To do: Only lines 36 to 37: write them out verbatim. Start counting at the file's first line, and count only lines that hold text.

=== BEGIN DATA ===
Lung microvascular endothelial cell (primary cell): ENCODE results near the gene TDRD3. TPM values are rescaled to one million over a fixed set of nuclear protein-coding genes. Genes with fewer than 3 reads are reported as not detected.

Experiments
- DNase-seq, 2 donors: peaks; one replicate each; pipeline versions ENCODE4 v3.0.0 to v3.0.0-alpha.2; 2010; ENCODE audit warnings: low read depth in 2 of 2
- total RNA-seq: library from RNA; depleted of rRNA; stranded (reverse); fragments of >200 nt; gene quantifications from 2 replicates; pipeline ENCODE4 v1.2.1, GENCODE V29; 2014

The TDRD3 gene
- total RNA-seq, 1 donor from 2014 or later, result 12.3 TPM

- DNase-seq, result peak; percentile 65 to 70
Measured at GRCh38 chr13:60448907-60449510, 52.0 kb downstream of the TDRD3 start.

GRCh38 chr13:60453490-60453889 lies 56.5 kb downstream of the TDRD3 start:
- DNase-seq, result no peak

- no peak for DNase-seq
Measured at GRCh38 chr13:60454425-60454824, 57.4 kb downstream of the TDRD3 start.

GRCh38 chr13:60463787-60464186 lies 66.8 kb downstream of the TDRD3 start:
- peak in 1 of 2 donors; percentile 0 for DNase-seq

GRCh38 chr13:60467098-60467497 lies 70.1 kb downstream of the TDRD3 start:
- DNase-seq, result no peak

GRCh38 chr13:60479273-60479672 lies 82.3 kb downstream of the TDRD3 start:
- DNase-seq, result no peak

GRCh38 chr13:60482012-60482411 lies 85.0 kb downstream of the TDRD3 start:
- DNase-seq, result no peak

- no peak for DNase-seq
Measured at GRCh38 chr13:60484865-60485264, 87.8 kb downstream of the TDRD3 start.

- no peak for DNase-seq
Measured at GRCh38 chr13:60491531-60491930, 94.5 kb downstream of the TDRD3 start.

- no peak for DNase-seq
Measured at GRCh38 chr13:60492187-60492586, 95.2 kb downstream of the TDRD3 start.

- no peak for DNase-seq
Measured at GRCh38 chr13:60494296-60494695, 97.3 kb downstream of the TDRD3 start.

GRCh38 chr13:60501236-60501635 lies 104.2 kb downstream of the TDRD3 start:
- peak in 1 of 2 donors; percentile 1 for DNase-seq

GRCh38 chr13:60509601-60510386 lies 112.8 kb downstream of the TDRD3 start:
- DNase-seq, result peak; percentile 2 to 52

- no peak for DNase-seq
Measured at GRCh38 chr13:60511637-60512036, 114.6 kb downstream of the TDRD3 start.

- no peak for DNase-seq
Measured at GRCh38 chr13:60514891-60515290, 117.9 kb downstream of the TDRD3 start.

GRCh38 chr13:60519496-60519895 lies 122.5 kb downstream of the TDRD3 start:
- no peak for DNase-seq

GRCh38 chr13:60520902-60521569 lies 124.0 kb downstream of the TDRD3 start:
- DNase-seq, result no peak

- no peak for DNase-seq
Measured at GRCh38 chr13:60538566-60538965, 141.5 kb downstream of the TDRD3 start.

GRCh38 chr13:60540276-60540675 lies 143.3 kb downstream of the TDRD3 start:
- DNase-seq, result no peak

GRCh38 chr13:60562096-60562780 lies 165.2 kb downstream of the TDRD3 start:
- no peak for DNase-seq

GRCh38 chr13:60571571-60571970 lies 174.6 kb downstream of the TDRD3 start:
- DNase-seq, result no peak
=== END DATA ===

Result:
Measured at GRCh38 chr13:60514891-60515290, 117.9 kb downstream of the TDRD3 start.

GRCh38 chr13:60519496-60519895 lies 122.5 kb downstream of the TDRD3 start: